The risk of catastrophic success
The first risk is the risk of catastrophic success. The June core CPI came in at 4.9%. What if it were to fall, say, another 1% by year-end?
Consider what the consensus expectations are for the Fed Funds rate. A quarter-point rate increase is baked-in for the July FOMC meeting. The market expects no more hikes and probable cuts in early to mid-2024.
From a policy perspective, the Fed’s tightening policy relies on falling inflation to do most of the heavy lifting. If it were to hold rates steady for several months and the inflation rate falls, the real Fed Funds rate rises, which amounts to a de facto tightening. If core CPI declines 1% by year-end, the real Fed Funds rate would rise to about 1.5%. Can the economy cope with real rates at that level without going into recession?
The last mile inflation problem
While some strategists have turned bullish in response to falling inflation, others have worried about the so-called last-mile inflation problem. One prominent macro voice in the last-mile camp is Bridgewater Co-CIO Bob Prince, who voiced his concerns in an FT interview.
“Inflation has come down but it is still too high, and it is probably going to level out where it is — we’re likely to be stuck around this level of inflation,” Prince said. “The big risk right now is that you get a bounce in energy prices when wages are still strong”, which could drive a rebound in inflation, he added.
Prince believes the Fed’s policy levers are too blunt to achieve its objectives.
“Current levels of spending are being financed by income, not a credit expansion,” Prince said. “So inflation is really hard to bring down.”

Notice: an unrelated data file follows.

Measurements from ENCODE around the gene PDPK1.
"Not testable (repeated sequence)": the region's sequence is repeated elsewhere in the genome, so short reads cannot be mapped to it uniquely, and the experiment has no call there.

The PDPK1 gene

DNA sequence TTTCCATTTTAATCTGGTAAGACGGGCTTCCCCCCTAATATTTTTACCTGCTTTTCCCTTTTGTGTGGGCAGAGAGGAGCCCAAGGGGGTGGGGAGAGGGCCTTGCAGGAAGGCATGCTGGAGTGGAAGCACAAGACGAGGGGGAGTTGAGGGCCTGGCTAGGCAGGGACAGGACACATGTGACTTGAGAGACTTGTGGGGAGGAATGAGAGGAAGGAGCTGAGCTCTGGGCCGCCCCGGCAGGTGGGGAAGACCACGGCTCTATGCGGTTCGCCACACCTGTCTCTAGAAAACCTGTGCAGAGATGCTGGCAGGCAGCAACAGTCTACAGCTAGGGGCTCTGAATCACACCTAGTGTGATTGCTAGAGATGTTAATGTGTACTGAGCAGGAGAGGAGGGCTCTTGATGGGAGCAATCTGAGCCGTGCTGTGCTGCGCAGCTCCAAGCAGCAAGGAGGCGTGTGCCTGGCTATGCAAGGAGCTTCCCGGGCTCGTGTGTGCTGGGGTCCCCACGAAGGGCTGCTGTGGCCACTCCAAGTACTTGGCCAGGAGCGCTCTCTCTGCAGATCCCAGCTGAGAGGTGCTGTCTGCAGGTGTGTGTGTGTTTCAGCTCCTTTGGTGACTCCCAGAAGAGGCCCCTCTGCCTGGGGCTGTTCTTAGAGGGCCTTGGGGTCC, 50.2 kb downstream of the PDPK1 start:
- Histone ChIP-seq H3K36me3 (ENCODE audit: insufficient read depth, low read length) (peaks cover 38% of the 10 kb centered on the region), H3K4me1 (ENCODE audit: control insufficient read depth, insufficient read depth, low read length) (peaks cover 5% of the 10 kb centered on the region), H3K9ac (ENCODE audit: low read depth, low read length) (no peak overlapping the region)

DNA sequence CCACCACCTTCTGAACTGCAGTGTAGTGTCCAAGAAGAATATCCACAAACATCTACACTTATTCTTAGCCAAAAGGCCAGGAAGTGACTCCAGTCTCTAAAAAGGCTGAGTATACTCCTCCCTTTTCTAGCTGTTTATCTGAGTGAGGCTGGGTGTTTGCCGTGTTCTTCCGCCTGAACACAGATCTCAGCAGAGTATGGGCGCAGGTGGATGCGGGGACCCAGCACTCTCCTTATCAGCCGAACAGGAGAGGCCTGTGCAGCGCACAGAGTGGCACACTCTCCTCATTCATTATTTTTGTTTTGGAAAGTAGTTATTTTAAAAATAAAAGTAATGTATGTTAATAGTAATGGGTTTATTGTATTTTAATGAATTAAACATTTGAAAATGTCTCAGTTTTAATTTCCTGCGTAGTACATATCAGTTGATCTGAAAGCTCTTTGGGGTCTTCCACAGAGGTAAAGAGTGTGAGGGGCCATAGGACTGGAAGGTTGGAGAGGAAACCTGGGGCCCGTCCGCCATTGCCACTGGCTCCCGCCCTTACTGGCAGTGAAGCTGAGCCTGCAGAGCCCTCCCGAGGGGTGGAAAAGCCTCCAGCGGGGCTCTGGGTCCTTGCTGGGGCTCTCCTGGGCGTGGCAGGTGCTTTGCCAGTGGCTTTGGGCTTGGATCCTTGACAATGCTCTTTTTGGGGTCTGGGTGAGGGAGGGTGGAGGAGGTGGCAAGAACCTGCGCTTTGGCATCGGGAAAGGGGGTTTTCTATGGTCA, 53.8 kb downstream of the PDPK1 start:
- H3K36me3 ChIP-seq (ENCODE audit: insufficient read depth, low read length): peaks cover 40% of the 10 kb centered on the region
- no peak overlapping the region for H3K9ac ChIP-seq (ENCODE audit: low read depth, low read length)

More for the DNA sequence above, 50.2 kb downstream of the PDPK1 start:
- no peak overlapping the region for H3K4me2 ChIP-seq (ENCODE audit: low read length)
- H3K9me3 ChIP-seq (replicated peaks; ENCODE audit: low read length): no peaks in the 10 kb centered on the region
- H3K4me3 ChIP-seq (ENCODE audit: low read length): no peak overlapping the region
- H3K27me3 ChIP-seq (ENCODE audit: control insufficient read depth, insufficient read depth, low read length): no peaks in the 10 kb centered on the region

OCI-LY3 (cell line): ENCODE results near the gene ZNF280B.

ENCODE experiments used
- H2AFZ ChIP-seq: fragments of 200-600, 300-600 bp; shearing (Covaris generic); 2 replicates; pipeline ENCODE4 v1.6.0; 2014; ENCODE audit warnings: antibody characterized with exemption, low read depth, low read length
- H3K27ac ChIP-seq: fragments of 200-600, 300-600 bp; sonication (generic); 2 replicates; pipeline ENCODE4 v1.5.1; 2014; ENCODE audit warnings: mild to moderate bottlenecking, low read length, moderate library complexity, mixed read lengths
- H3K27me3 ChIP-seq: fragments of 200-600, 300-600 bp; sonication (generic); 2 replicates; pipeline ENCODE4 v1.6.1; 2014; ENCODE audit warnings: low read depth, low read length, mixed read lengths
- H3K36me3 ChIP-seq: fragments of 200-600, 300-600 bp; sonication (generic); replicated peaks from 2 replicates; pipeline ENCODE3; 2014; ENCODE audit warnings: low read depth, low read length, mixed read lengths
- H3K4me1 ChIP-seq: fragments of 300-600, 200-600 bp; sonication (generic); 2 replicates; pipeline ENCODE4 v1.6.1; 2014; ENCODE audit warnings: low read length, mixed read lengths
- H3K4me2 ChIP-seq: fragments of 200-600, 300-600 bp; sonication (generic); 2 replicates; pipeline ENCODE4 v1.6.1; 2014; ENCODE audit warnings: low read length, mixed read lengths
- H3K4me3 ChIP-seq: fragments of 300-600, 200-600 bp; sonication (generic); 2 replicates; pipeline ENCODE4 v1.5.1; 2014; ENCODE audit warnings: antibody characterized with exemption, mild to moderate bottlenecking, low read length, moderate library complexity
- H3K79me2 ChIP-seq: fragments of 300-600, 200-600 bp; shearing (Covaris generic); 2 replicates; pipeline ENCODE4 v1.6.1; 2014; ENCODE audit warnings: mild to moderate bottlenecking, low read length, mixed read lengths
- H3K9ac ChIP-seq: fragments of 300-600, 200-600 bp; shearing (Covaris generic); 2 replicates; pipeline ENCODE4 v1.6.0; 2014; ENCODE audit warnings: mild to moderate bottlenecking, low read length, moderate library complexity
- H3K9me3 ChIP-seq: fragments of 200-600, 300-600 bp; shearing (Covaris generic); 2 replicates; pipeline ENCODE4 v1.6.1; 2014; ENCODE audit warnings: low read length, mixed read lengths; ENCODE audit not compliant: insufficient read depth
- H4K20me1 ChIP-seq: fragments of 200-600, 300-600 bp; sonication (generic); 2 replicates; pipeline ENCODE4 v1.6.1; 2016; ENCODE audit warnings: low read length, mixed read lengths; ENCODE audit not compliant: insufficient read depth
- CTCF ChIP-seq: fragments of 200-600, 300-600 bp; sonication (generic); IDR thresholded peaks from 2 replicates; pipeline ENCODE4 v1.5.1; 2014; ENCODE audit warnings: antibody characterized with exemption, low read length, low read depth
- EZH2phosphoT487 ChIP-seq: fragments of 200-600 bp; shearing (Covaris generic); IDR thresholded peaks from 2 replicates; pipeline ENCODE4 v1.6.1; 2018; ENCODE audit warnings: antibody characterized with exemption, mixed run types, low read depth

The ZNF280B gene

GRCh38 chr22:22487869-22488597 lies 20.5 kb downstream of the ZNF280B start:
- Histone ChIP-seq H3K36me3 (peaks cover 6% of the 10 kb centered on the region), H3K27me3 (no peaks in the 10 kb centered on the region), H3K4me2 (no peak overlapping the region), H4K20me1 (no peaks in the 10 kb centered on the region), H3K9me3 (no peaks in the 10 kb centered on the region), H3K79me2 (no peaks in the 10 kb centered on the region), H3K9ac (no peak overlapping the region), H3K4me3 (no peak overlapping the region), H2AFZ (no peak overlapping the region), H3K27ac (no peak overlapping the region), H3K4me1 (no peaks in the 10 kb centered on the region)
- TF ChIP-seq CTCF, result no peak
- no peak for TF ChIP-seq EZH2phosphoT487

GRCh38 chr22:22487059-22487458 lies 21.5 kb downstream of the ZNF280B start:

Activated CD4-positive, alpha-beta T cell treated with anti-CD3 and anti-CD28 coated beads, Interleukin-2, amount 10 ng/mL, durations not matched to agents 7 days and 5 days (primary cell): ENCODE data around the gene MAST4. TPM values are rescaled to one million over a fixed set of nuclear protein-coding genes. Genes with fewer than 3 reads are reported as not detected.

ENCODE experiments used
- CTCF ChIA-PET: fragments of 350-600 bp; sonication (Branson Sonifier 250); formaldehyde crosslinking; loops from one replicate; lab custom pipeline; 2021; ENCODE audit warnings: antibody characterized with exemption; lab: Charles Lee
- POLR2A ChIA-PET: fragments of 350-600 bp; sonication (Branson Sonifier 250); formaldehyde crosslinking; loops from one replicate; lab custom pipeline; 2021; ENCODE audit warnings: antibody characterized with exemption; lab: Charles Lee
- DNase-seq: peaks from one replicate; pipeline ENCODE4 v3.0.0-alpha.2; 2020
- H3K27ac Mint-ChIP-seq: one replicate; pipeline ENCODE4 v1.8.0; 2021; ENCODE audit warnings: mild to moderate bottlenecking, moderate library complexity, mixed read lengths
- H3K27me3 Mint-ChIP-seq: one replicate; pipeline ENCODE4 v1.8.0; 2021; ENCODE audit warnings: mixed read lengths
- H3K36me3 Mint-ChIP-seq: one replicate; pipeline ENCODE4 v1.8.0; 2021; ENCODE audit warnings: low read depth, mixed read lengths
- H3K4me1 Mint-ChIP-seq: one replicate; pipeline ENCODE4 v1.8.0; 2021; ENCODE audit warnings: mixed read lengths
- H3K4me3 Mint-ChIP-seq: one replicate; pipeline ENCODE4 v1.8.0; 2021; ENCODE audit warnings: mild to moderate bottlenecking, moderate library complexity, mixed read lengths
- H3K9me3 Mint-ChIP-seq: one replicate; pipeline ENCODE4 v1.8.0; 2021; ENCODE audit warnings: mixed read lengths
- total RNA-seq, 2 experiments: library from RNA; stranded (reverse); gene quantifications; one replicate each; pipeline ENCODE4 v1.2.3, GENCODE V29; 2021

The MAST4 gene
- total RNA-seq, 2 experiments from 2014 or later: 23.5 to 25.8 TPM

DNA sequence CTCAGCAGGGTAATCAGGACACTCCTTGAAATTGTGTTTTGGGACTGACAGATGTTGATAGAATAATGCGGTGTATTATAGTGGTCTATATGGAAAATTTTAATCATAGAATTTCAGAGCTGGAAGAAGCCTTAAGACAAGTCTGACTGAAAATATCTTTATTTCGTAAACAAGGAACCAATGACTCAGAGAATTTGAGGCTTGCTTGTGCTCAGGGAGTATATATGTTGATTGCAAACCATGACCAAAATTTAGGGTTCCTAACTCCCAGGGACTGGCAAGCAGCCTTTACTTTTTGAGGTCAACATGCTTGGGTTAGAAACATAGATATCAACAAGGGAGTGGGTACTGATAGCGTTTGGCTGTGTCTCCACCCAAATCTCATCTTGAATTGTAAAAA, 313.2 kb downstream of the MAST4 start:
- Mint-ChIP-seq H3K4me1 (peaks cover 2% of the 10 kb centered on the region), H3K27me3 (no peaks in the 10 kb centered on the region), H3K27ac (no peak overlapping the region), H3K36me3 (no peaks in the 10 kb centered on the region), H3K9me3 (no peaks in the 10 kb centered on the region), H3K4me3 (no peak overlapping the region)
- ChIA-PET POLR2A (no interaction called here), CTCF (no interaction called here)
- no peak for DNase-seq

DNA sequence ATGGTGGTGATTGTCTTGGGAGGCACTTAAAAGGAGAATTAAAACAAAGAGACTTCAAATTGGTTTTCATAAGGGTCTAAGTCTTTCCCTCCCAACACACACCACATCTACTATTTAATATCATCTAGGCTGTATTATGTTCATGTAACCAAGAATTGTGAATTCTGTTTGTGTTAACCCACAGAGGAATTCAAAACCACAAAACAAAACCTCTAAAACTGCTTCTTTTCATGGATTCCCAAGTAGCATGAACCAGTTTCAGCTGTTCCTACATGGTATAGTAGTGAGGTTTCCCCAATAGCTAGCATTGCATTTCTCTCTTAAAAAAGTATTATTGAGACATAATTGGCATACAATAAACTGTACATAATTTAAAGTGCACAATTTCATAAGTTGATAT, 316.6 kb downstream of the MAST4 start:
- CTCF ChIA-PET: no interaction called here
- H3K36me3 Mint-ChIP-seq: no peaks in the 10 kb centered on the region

In a separate Bloomberg podcast that was taped before the FT interview, Bridgewater co-CIO Greg Jensen echoed Prince’s remarks and laid out a scenario of disappointing growth and upside surprises in inflation. Such an environment would be unfriendly to both stocks and bonds.
Another key component of the inflation rate is shelter. Apartment List tracks rents, which leads the Owners Equivalent Rent component of CPI. The Apartment List Rent Index has been falling on a year-over-year basis, which is a positive sign for disinflation.
However, the analysis of monthly changes in the same data series shows that deflationary effects of rents are behind us and rents have been rising for several consecutive months. All else being equal, base effects will see the shelter component of inflation stabilize and rise again in the near future.
What about the recession?
A third risk is the risk of an imminent recession. New Deal democrat, who monitors the economy using the discipline of coincident, short-leading and long-leading indicators, recently pushed back against the soft-landing narrative in his weekly update. The bad news is a recession appears imminent. The good news is any slowdown should be relatively shallow.
- The high-frequency weekly indicators suggest that a recession is imminent, with all three primary systems indicating a near-term economic downturn.
- Consumer spending and tax withholding are of particular importance; both consumer spending measures (Redbook and OpenTable) were negative this week, and if tax withholding turns negative as well it would signal the start of a contraction.
- However, the continued improvement in the short-leading indicators suggests that any recession is likely to be either short or not very deep.
Since the publication of that note, the weekly Redbook series printed a second consecutive year-over-year reading indicating a weakening consumer.
NDD has argued that consumer spending leads employment. However, initial jobless claims improved last week and the year-over-year increase in the 4-week average fell below the 12.5% recession warning mark after five consecutive weeks of recessionary warning conditions. This is a noisy data series. Is this a data blip?